Drivers with diabetes are being urged to take precautions before getting behind the wheel.
Studies show that drivers with diabetes are 12 to 19 percent more likely than other drivers to have an auto accident. Sudden bouts of low blood sugar, or hypoglycemia, can lead to confusion, delayed reaction, visual disturbances or loss of consciousness. People with diabetes may also have impaired vision or nerve function in the feet, which can affect driving.
Another studied revealed that out of the over 200 participants with diabetes, over 60 percent never tested their blood glucose level before driving. Another 70 percent reported that their doctors had never warned them of the dangers of hypoglycemia and driving.
In 2010, a New Jersey man with diabetes was driving when his blood sugar dropped and he became disoriented. He pulled to the side of the road and was barely coherent when police officers found him. The officers believed he was intoxicated, and attempted to arrest him and broke his wrist, despite a bracelet that identified him as a diabetic. The man has filed a lawsuit alleging civil rights violations.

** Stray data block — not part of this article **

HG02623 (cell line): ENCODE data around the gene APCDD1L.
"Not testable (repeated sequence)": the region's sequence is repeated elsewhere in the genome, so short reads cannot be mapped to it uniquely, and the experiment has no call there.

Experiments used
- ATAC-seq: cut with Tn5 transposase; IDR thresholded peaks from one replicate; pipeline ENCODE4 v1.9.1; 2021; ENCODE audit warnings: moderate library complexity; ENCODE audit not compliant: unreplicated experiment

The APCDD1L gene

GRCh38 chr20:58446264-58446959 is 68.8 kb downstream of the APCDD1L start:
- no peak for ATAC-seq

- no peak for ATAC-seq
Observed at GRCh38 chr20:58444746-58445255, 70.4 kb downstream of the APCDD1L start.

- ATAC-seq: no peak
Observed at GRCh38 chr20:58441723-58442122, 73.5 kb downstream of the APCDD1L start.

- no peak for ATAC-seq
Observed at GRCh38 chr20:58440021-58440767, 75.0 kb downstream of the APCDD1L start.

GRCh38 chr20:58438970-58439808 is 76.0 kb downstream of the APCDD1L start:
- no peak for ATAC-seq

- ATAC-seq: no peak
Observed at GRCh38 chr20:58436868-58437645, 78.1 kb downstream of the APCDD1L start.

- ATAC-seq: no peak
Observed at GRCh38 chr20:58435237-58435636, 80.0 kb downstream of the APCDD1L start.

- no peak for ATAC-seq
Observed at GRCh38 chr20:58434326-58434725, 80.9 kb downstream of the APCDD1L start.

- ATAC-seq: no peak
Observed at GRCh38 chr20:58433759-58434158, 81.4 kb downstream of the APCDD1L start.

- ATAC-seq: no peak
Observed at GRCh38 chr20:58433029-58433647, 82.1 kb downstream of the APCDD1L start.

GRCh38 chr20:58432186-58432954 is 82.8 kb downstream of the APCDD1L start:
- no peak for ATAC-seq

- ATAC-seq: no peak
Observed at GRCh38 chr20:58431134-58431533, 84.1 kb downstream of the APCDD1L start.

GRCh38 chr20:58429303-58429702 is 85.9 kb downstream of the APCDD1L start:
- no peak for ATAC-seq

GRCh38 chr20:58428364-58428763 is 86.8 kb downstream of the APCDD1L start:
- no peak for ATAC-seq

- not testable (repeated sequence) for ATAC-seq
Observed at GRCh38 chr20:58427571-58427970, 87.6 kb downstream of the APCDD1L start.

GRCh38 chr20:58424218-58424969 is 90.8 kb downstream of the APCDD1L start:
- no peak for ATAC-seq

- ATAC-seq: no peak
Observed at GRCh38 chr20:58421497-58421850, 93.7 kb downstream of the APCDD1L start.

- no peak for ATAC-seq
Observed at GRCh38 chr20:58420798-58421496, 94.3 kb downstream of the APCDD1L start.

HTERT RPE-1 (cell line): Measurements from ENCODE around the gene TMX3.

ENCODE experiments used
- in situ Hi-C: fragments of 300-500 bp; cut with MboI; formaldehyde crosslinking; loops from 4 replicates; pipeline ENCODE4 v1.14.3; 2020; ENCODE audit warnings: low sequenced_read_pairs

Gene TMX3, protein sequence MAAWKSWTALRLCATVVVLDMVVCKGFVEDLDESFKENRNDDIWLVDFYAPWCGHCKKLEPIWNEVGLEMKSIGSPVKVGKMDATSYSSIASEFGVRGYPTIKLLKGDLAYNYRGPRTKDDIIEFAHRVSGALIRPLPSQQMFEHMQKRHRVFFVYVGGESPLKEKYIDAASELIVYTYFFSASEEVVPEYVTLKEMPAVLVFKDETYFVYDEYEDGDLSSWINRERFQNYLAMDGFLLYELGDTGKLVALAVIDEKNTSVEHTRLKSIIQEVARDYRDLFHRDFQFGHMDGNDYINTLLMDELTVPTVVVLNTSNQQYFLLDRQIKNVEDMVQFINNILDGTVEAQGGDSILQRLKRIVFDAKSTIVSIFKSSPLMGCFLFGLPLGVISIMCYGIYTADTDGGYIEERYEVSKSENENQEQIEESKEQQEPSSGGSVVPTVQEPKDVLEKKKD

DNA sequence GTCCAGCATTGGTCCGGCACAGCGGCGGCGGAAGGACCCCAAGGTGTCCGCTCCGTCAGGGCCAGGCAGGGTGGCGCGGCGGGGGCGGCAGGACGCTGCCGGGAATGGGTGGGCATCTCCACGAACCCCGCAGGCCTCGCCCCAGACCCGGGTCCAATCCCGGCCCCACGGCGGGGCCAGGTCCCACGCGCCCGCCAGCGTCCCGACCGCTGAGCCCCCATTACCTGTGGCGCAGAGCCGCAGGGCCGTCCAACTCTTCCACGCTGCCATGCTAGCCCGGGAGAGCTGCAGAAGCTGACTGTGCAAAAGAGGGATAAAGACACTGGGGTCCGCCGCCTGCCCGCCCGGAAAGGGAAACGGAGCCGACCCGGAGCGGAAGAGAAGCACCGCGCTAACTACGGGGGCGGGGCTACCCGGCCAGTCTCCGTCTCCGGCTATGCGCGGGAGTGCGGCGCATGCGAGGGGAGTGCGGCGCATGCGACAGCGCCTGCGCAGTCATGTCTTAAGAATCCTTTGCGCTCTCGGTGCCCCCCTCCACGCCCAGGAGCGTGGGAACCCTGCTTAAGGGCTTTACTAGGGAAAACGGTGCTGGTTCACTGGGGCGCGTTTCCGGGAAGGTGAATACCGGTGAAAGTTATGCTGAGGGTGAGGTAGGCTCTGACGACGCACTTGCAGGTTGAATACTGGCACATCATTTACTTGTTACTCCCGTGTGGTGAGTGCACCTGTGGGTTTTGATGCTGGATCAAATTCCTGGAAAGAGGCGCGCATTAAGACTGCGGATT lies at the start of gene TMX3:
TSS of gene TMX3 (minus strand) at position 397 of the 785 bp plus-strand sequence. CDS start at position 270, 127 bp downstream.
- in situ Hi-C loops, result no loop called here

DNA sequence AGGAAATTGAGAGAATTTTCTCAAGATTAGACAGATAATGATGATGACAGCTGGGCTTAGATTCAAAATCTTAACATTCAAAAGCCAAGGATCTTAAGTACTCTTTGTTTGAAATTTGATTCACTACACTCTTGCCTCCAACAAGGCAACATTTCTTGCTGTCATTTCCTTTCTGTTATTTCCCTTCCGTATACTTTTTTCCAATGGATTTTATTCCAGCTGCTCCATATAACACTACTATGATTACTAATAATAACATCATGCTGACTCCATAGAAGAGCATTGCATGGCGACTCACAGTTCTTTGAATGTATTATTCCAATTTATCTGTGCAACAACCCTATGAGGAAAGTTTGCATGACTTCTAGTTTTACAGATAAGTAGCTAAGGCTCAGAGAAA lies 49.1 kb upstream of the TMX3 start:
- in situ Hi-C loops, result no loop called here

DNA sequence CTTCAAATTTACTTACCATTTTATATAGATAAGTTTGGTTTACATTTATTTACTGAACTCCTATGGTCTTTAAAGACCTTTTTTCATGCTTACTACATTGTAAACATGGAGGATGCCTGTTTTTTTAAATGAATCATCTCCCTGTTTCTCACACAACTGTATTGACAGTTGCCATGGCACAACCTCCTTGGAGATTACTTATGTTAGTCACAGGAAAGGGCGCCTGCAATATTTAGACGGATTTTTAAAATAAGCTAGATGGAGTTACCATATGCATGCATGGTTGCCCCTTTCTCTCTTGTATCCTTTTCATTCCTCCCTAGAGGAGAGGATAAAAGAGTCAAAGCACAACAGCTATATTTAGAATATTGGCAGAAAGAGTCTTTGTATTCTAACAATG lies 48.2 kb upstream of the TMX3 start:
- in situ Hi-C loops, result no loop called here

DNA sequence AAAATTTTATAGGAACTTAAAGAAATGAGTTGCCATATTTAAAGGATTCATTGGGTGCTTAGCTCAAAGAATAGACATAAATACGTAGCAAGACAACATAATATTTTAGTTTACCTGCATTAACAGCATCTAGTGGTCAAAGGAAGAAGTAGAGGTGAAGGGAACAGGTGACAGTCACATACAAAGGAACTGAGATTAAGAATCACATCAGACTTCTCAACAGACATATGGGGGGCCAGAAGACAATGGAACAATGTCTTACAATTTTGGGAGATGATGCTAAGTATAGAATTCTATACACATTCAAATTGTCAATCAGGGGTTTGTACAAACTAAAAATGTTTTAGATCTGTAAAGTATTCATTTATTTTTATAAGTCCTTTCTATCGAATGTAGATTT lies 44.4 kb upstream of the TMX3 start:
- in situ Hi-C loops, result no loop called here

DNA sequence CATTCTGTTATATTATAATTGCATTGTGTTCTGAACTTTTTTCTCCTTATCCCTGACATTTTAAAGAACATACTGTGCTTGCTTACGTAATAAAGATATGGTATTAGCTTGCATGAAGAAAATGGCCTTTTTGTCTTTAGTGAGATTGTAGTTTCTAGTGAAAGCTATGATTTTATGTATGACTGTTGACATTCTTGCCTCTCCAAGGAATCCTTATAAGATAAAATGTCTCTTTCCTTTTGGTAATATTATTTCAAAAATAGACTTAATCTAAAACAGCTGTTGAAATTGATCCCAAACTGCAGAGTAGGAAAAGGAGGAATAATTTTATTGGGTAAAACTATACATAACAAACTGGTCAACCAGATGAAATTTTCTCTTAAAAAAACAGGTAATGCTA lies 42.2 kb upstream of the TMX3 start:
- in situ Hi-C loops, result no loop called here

An analysis of American insurance claims also found that drivers under the age of 65 with Type 2 diabetes who had been treated for hypoglycemia were 40 percent more likely to have had a motor vehicle accident than those who had not had hypoglycemic episodes.
The author the study, Dr. Brian Frier, advises drivers to check their blood sugar before driving a vehicle. The studies were not intended to catergorize people with diabetes as bad drivers, but identify risks associated with diabetes.
For more information, please contact us.
Source: The New York Times, "Precautions Urged for Drivers with Diabetes," Tara Parker-Pope, Jan. 28, 2013.